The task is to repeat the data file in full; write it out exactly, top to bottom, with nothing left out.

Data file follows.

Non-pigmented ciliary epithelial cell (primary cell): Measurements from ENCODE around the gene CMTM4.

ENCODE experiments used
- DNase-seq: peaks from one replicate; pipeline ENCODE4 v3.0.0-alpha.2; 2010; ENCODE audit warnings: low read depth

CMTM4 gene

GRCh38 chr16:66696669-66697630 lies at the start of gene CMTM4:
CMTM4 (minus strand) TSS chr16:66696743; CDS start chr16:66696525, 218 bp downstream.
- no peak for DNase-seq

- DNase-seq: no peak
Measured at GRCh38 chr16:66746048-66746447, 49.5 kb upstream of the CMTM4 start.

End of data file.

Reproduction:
Non-pigmented ciliary epithelial cell (primary cell): Measurements from ENCODE around the gene CMTM4.

ENCODE experiments used
- DNase-seq: peaks from one replicate; pipeline ENCODE4 v3.0.0-alpha.2; 2010; ENCODE audit warnings: low read depth

CMTM4 gene

GRCh38 chr16:66696669-66697630 lies at the start of gene CMTM4:
CMTM4 (minus strand) TSS chr16:66696743; CDS start chr16:66696525, 218 bp downstream.
- no peak for DNase-seq

- DNase-seq: no peak
Measured at GRCh38 chr16:66746048-66746447, 49.5 kb upstream of the CMTM4 start.